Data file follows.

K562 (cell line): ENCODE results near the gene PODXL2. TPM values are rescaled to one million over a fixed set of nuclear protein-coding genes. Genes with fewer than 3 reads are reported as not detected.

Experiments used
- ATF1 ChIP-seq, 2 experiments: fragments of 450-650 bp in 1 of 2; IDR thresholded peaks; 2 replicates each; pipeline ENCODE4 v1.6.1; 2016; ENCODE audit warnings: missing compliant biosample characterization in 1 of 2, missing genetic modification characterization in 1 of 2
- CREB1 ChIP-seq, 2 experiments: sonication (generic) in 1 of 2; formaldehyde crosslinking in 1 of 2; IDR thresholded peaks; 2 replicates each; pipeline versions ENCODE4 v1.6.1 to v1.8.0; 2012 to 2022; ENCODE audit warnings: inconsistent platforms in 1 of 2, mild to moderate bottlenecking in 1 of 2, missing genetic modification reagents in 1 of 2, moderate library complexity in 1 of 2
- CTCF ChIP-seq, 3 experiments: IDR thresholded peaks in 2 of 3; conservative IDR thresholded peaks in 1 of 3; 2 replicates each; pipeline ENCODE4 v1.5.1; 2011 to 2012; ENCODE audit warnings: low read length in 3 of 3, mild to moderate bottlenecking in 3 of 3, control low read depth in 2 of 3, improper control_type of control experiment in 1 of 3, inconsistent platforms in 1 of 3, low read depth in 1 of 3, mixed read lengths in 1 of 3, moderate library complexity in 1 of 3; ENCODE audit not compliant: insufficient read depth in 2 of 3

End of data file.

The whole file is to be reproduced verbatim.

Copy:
K562 (cell line): ENCODE results near the gene PODXL2. TPM values are rescaled to one million over a fixed set of nuclear protein-coding genes. Genes with fewer than 3 reads are reported as not detected.

Experiments used
- ATF1 ChIP-seq, 2 experiments: fragments of 450-650 bp in 1 of 2; IDR thresholded peaks; 2 replicates each; pipeline ENCODE4 v1.6.1; 2016; ENCODE audit warnings: missing compliant biosample characterization in 1 of 2, missing genetic modification characterization in 1 of 2
- CREB1 ChIP-seq, 2 experiments: sonication (generic) in 1 of 2; formaldehyde crosslinking in 1 of 2; IDR thresholded peaks; 2 replicates each; pipeline versions ENCODE4 v1.6.1 to v1.8.0; 2012 to 2022; ENCODE audit warnings: inconsistent platforms in 1 of 2, mild to moderate bottlenecking in 1 of 2, missing genetic modification reagents in 1 of 2, moderate library complexity in 1 of 2
- CTCF ChIP-seq, 3 experiments: IDR thresholded peaks in 2 of 3; conservative IDR thresholded peaks in 1 of 3; 2 replicates each; pipeline ENCODE4 v1.5.1; 2011 to 2012; ENCODE audit warnings: low read length in 3 of 3, mild to moderate bottlenecking in 3 of 3, control low read depth in 2 of 3, improper control_type of control experiment in 1 of 3, inconsistent platforms in 1 of 3, low read depth in 1 of 3, mixed read lengths in 1 of 3, moderate library complexity in 1 of 3; ENCODE audit not compliant: insufficient read depth in 2 of 3